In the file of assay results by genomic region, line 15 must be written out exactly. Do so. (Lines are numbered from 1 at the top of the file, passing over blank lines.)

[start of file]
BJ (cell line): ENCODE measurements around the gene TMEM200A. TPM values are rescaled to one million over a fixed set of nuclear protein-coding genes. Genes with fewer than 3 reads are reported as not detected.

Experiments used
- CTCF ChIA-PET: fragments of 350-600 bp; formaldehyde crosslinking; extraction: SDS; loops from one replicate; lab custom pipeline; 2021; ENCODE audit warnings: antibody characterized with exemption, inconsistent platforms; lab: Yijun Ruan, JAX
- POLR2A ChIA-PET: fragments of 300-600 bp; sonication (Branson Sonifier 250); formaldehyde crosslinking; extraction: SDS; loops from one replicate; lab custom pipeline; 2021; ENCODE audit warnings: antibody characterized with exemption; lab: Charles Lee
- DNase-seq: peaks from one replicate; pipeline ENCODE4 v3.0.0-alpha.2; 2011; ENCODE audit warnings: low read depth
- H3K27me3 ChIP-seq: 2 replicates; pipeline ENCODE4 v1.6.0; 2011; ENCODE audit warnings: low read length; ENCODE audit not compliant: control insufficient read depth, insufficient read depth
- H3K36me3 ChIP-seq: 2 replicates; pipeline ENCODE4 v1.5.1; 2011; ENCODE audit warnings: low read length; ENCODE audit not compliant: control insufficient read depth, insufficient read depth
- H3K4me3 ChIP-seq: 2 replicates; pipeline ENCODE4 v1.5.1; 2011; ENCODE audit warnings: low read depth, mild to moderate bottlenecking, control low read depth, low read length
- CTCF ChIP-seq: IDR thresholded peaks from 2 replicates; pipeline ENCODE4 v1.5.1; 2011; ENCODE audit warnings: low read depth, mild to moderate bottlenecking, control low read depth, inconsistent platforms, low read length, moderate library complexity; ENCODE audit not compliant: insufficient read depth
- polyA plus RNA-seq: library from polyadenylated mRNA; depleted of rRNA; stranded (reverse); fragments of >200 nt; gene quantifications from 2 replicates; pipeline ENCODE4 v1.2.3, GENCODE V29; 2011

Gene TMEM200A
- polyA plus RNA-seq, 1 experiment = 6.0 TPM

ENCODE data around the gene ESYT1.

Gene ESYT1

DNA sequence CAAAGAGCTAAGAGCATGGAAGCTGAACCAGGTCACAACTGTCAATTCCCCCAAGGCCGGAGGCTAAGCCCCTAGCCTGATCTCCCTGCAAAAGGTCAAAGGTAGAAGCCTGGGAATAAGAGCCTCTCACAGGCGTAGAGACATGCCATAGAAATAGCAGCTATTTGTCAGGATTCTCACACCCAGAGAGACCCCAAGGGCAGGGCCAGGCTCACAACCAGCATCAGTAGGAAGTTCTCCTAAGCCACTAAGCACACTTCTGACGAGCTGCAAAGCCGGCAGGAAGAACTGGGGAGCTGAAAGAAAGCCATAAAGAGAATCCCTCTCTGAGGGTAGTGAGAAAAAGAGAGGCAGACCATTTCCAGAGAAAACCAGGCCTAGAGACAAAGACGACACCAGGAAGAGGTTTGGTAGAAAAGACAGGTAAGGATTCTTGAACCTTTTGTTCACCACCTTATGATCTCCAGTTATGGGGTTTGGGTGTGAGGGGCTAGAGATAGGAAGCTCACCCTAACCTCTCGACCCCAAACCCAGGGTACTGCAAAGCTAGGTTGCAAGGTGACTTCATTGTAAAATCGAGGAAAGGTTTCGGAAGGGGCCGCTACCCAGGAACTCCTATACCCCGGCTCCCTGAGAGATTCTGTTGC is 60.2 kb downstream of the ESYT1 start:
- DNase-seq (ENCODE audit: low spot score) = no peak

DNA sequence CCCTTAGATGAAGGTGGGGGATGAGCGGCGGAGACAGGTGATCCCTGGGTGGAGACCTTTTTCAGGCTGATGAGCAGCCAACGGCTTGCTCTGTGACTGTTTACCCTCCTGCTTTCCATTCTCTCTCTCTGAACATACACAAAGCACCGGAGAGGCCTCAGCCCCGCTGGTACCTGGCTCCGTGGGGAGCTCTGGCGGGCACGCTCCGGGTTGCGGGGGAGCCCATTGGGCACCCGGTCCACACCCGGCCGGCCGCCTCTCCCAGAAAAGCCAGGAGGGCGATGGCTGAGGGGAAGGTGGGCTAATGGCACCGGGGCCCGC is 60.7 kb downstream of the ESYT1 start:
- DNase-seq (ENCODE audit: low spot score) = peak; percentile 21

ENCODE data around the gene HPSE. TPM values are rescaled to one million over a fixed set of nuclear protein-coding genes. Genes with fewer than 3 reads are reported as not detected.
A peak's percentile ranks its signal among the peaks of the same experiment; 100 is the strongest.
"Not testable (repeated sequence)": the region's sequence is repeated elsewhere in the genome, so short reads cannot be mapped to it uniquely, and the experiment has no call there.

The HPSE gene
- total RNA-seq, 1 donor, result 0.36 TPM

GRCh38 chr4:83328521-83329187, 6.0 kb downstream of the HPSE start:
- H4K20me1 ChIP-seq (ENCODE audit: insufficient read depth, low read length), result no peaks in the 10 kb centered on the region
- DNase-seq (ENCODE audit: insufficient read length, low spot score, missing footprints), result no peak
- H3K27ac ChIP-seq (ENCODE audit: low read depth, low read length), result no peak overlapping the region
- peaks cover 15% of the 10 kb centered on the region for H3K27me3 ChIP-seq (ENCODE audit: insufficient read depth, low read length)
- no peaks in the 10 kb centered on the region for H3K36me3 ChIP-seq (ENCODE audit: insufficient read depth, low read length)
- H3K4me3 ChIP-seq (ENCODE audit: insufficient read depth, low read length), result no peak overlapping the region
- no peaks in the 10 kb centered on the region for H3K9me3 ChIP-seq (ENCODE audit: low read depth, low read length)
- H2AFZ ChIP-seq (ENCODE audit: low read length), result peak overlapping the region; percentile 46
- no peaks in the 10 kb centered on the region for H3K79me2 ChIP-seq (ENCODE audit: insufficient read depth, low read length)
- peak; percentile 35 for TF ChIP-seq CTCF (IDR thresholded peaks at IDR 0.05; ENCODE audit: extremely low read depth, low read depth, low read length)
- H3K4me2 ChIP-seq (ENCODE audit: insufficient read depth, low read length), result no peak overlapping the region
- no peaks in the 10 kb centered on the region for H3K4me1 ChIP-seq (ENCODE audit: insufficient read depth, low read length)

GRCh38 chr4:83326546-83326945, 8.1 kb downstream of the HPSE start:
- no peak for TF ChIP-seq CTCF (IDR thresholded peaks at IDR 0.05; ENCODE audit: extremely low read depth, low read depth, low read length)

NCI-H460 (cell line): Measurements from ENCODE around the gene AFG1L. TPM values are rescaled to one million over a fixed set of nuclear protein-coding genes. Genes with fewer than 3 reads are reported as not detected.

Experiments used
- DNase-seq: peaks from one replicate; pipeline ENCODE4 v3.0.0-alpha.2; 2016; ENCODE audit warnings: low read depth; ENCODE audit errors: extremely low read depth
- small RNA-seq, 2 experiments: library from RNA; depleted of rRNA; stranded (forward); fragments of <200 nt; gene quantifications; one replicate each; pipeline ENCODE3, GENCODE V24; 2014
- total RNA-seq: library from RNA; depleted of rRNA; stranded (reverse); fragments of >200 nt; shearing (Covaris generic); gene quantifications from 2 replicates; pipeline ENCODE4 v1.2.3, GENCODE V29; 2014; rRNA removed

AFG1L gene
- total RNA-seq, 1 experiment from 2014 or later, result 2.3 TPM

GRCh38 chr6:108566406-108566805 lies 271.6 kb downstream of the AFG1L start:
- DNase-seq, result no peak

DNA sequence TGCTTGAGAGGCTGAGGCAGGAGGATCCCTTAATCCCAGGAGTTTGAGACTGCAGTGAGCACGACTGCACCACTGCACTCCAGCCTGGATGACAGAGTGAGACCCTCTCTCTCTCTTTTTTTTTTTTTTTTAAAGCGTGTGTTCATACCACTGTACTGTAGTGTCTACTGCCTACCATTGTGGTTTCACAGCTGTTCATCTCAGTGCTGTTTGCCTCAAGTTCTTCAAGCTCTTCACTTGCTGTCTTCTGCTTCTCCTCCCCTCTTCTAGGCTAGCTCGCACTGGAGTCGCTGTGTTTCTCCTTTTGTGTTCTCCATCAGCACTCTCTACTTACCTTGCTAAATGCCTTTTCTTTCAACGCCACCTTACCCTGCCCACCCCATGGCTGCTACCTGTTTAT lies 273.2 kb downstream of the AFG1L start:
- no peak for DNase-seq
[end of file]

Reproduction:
DNA sequence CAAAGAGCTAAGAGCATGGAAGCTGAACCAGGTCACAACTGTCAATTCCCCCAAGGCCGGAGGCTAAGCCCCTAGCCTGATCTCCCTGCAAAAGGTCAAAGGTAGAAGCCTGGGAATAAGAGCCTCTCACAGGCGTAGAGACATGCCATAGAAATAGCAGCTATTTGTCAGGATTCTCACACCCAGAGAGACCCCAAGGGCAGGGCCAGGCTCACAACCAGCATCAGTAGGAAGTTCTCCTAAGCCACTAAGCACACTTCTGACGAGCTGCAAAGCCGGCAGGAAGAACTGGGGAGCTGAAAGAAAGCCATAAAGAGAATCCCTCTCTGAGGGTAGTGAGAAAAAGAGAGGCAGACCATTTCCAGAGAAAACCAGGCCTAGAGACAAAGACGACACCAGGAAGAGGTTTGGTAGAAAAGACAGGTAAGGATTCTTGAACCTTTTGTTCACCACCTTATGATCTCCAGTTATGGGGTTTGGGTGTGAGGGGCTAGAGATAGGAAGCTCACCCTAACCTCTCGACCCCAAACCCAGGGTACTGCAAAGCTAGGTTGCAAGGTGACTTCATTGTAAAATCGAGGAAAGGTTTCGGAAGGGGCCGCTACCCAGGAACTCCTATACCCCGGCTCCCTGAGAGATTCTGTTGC is 60.2 kb downstream of the ESYT1 start: